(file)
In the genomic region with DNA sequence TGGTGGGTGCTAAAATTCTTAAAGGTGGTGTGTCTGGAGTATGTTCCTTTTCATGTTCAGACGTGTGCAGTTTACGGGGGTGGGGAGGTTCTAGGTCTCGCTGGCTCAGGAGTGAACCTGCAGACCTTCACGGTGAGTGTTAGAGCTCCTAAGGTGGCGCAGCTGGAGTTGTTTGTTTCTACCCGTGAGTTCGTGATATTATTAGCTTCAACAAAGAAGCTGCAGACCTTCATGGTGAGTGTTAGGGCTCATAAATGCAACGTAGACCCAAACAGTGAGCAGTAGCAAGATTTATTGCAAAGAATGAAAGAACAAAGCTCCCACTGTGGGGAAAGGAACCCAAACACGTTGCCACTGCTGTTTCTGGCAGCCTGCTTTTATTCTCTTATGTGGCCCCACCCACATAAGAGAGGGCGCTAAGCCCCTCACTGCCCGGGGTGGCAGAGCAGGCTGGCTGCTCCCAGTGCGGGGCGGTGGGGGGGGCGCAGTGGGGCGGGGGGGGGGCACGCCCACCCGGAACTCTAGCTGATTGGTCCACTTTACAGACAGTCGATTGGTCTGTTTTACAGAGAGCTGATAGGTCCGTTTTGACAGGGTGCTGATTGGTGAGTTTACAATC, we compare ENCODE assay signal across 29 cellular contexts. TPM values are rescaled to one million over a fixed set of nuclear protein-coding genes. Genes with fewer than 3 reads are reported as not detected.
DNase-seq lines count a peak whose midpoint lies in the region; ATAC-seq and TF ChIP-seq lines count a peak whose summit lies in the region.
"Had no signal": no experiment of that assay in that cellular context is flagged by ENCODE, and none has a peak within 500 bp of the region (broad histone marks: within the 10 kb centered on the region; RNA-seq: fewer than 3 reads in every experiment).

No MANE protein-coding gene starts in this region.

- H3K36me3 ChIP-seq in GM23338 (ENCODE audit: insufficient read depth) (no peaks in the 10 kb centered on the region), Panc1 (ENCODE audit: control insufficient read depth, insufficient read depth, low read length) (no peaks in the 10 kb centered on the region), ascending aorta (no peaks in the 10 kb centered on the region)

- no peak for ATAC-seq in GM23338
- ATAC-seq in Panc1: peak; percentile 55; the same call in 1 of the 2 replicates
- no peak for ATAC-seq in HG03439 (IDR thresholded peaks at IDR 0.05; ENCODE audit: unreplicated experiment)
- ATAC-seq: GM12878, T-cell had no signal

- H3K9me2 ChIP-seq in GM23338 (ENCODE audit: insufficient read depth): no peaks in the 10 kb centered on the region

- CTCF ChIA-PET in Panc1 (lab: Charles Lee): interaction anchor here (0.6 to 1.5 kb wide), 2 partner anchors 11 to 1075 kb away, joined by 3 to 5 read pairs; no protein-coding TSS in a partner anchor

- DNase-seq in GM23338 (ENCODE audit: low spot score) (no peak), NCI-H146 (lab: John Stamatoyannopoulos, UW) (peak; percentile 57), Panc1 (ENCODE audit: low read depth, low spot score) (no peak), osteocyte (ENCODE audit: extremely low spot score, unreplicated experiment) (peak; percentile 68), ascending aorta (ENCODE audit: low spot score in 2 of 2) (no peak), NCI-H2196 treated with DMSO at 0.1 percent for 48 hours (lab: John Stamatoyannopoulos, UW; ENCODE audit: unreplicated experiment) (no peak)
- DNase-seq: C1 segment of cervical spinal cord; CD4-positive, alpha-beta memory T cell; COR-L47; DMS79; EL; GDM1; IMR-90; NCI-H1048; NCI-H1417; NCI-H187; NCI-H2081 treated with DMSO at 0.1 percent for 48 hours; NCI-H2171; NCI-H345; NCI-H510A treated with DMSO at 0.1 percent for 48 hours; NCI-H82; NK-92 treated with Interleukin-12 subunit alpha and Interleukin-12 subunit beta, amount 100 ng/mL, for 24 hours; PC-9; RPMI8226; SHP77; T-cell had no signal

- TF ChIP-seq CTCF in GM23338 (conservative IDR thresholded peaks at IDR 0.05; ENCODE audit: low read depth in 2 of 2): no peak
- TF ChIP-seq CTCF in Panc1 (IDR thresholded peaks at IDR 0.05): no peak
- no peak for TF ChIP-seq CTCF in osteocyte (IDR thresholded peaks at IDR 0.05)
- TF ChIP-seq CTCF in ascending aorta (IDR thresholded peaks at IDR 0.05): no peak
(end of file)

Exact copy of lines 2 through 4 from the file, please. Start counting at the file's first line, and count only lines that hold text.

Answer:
DNase-seq lines count a peak whose midpoint lies in the region; ATAC-seq and TF ChIP-seq lines count a peak whose summit lies in the region.
"Had no signal": no experiment of that assay in that cellular context is flagged by ENCODE, and none has a peak within 500 bp of the region (broad histone marks: within the 10 kb centered on the region; RNA-seq: fewer than 3 reads in every experiment).

No MANE protein-coding gene starts in this region.